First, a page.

A Quarterly EnewsLetter Vol.6, Issue No. 2, 2010

Editorial Comments

Consumers have continued facing challenges such as poor service delivery as well as huge increments in services. For most, this has lead consumers to fail to access the expensive (yet basic needs) goods. It is time for the government to start listening to the consumers’ plight. Many are the times when commodity price increase is not matched by an increase in consumers’ disposable income. Despite assurances of better service delivery, consumers of electricity, for example, have continued to suffer from tariff hikes by Zesco without convincing justification from the electricity company. One can elude these tariff hikes as being based on an academic assumption that once Zesco attains cost reflective tariff or price then investment in the energy sector would be feasible or profitable thereby making electricity cheaper for consumers. It is, however, time that consumer’s interests are now put at the heart of these firms


Fuel Price Rise Saddens Motorists
The price of fuel has gone up with a number of motorists expressing their displeasure at the increase. The over 13 percent increase has resulted from the government’s stance of stopping to subsidise the commodity. The Zambian Minister of Finance Ng’andu P. Magande indicated that government has spent a lot of money subsidising fuel at the expense of other projects. The pump price of petrol is now US$ 1.554 from US$1.366 while diesel is selling at US$1.42 from US$1.318 in Lusaka. Most motorists complained that their disposable incomes were not increased every time such an adjustment was made hence making the commodity unaffordable (expensive). “Fuel is what drives an economy and hence these increases affect consumers spending power as the increase has spill over effects on goods and services”, bemoaned one motorist.

(Source: Zambia Daily Mail, 18.05.10)

ZESCO Proposed Tariffs Opposed
Consumers have opposed the proposed 36 percent Zesco tariff increase. Most of the consumers felt that the proposed tariffs favoured the mines which consume 50 percent of power, and disadvantaged the ordinary consumers. Consumers complained that Zesco in 2009 justified their increment on the basis of kwacha depreciation, global recession and increased power import charges. Zesco did not adjust tariffs downwards when economic performance improved. Other consumers implored on Zesco to source funds from banks and elsewhere for its recapitalisation as opposed to increasing the electricity tariff by 36 percent as this would have negative impacts on consumers and ultimately the economy.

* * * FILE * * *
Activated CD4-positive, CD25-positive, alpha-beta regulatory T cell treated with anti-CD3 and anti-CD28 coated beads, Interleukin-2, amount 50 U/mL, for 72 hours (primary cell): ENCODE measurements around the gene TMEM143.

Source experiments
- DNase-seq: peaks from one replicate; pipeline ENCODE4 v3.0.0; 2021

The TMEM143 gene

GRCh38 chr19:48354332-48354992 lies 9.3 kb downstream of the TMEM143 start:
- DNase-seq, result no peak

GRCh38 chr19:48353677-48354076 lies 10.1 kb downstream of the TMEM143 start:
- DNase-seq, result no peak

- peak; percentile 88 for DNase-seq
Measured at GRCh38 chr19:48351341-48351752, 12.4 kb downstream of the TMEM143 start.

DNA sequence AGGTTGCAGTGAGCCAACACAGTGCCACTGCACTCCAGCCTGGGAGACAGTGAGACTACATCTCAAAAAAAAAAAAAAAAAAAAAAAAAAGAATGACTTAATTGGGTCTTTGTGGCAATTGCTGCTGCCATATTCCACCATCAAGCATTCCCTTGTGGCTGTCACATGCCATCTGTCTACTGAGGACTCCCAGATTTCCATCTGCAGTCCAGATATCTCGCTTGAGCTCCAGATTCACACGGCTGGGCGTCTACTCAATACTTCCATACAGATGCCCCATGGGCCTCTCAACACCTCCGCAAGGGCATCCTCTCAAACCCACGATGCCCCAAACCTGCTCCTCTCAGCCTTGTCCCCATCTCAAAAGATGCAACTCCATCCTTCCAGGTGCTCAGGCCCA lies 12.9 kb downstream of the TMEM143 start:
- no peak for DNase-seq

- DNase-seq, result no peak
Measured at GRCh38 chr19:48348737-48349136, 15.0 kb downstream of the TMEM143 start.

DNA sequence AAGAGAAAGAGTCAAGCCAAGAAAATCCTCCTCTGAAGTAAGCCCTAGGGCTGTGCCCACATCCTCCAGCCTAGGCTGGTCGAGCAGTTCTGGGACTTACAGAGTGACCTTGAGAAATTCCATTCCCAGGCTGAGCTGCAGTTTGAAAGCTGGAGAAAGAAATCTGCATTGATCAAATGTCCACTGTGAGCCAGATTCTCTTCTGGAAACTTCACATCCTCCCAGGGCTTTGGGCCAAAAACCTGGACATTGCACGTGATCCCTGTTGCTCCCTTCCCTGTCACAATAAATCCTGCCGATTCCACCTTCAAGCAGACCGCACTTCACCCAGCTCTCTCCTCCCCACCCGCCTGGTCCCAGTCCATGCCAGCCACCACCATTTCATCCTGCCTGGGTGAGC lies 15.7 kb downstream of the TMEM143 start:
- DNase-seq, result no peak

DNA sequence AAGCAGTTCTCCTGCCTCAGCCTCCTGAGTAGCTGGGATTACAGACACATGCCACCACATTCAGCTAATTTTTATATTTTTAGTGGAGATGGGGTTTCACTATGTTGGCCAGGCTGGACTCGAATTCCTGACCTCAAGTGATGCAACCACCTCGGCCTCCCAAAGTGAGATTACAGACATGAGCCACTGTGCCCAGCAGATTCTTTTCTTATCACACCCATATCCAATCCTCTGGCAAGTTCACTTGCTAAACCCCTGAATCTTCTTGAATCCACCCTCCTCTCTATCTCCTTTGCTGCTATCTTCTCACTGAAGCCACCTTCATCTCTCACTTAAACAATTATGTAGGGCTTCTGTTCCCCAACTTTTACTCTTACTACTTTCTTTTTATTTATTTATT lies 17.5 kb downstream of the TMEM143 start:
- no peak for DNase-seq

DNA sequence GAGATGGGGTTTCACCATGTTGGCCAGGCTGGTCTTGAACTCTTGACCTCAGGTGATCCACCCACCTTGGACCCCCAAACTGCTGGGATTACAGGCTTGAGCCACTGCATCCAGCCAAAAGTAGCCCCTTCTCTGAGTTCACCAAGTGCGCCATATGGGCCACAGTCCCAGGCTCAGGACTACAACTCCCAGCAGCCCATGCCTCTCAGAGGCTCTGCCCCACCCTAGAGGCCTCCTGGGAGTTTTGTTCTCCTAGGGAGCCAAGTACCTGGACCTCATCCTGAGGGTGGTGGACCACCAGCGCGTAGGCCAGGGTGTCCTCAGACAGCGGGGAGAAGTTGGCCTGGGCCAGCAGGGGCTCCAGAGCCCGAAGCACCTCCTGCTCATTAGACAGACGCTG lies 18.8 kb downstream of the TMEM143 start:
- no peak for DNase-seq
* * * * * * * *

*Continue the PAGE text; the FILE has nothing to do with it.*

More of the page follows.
(Source: The Post, 27.06.10)

Low Tariffs on International Calls
The reduced international gateway fees and annual mobile service operating fees should result in low charges on international calls and local mobile service delivery. Some mobile operators such as Zain Zambia and MTN Zambia have since reduced fees on international calls by 70 and 40 percent respectively. Consumers are thus expected to benefit from the reduction which should translate into lower charges on mobile service delivery. Zambia Information and Communication Technology Authority (ZICTA) also implored on the service providers to reduce call rates stating that the reduction in operating fees was not in vain hence the need for this to have a positive bearing on consumers.

(Source: Times of Zambia, 30.06.10)

Mealie Meal Price Reduced